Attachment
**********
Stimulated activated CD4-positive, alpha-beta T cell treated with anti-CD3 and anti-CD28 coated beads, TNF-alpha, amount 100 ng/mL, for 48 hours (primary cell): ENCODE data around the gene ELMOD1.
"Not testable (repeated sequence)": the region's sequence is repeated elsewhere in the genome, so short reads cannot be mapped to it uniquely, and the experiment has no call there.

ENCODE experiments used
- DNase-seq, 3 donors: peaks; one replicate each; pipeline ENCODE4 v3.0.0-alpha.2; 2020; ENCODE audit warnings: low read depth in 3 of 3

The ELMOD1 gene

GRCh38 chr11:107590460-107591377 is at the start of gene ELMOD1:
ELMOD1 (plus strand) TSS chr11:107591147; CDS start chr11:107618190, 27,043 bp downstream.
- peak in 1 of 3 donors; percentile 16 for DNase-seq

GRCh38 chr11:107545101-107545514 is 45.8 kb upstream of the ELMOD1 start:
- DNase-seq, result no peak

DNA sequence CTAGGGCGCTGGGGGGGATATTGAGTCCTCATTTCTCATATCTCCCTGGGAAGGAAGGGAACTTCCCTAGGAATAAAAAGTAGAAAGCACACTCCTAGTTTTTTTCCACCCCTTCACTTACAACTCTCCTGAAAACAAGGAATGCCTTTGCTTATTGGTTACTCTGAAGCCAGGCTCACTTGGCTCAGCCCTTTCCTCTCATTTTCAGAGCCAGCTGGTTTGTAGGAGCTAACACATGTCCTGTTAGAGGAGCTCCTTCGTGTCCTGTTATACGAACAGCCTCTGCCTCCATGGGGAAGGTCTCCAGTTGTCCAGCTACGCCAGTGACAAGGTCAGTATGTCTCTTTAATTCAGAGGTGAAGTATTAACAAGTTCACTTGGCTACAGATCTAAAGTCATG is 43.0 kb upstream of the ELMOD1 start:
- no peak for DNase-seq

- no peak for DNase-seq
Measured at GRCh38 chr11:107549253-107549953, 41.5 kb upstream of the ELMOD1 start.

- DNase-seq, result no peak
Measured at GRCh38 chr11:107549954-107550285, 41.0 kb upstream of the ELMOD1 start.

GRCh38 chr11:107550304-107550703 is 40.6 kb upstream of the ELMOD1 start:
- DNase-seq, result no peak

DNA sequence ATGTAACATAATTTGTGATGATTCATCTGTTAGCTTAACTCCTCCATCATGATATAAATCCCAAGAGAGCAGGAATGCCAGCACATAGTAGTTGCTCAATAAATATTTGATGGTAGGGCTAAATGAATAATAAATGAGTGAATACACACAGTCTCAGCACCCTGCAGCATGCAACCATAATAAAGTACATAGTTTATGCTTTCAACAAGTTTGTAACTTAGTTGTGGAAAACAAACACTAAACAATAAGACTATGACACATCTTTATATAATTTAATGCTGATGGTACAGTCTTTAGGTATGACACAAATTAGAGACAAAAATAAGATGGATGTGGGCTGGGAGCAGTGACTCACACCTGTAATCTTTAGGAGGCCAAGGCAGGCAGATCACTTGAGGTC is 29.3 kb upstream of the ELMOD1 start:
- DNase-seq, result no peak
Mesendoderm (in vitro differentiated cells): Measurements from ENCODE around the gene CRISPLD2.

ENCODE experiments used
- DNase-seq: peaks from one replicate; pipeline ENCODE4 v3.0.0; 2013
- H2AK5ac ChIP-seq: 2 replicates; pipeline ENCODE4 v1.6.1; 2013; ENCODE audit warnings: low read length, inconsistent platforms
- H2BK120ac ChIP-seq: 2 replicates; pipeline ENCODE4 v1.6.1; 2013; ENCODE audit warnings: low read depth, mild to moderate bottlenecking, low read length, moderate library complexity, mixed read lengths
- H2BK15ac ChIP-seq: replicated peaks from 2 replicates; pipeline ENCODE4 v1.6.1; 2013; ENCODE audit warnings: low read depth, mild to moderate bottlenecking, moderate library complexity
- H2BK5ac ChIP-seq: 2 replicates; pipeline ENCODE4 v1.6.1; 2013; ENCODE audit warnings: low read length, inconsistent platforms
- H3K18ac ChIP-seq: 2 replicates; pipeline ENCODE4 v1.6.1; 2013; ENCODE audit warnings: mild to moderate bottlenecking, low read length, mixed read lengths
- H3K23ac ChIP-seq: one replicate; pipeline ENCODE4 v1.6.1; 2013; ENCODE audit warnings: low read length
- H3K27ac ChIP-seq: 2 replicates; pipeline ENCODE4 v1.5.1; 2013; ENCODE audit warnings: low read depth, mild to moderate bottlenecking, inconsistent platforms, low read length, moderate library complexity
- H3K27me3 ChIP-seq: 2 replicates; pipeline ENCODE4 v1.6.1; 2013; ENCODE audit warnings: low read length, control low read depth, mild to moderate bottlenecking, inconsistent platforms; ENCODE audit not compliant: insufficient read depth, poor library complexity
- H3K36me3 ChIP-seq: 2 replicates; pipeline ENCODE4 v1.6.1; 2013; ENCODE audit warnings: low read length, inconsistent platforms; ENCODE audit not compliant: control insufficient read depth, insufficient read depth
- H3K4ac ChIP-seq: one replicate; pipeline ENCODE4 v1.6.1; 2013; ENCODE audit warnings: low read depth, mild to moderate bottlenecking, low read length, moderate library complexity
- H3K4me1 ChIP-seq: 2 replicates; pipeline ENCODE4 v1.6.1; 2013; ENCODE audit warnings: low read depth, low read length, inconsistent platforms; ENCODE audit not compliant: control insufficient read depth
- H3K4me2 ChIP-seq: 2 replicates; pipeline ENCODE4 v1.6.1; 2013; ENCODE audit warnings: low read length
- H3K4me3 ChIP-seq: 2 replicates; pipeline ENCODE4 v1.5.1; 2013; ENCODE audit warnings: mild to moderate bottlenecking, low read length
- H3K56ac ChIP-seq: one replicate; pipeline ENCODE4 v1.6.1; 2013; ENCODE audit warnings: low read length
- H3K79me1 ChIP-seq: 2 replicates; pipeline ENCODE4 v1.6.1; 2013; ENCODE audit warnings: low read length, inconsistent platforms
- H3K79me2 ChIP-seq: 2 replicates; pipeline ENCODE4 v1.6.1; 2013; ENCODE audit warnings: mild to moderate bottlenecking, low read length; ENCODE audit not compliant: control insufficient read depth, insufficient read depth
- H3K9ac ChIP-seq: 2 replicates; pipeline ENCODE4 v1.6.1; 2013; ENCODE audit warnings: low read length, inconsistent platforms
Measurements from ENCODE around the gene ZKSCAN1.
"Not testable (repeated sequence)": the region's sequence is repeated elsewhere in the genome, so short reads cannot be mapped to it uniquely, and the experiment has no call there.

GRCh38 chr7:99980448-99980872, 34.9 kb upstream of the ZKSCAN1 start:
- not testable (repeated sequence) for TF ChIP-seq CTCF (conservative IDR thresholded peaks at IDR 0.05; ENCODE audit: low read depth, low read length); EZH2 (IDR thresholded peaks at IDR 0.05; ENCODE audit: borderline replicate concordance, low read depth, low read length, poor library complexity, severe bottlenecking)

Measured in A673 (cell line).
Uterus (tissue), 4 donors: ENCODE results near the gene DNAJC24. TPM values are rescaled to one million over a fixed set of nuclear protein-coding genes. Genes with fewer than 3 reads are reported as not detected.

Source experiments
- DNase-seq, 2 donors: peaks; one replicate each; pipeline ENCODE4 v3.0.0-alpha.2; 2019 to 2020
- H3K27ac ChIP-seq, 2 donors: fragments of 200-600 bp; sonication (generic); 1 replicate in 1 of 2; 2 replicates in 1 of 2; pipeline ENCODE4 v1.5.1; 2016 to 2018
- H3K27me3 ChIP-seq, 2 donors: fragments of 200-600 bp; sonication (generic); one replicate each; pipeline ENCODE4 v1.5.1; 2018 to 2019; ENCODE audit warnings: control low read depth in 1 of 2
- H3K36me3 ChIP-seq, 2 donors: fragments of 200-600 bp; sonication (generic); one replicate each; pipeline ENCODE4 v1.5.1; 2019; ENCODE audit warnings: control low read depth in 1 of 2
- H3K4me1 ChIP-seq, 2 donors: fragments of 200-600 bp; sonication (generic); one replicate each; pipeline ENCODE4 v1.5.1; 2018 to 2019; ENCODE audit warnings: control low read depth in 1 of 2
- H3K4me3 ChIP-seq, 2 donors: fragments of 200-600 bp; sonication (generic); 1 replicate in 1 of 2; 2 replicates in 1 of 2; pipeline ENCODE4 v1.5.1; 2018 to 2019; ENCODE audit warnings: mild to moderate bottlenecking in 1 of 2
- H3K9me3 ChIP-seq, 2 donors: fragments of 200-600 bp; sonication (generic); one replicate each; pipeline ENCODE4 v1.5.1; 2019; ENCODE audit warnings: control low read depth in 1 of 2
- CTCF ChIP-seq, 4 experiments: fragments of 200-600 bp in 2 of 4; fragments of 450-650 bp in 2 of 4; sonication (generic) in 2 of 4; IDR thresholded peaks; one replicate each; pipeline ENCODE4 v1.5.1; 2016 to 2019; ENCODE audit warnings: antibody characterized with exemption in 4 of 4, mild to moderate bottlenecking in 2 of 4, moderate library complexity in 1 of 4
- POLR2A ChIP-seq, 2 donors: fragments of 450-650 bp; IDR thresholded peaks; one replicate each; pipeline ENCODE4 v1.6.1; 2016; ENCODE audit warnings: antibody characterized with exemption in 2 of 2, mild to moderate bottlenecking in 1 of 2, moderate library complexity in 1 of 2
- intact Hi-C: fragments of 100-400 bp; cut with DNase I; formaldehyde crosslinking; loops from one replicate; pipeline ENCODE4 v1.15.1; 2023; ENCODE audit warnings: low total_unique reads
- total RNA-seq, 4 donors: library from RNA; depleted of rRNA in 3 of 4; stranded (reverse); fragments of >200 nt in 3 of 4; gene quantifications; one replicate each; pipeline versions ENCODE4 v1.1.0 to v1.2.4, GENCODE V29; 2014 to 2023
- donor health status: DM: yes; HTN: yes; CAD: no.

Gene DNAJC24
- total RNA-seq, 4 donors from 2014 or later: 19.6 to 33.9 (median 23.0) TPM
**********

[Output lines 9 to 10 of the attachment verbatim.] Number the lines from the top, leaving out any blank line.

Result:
GRCh38 chr11:107545101-107545514 is 45.8 kb upstream of the ELMOD1 start:
- DNase-seq, result no peak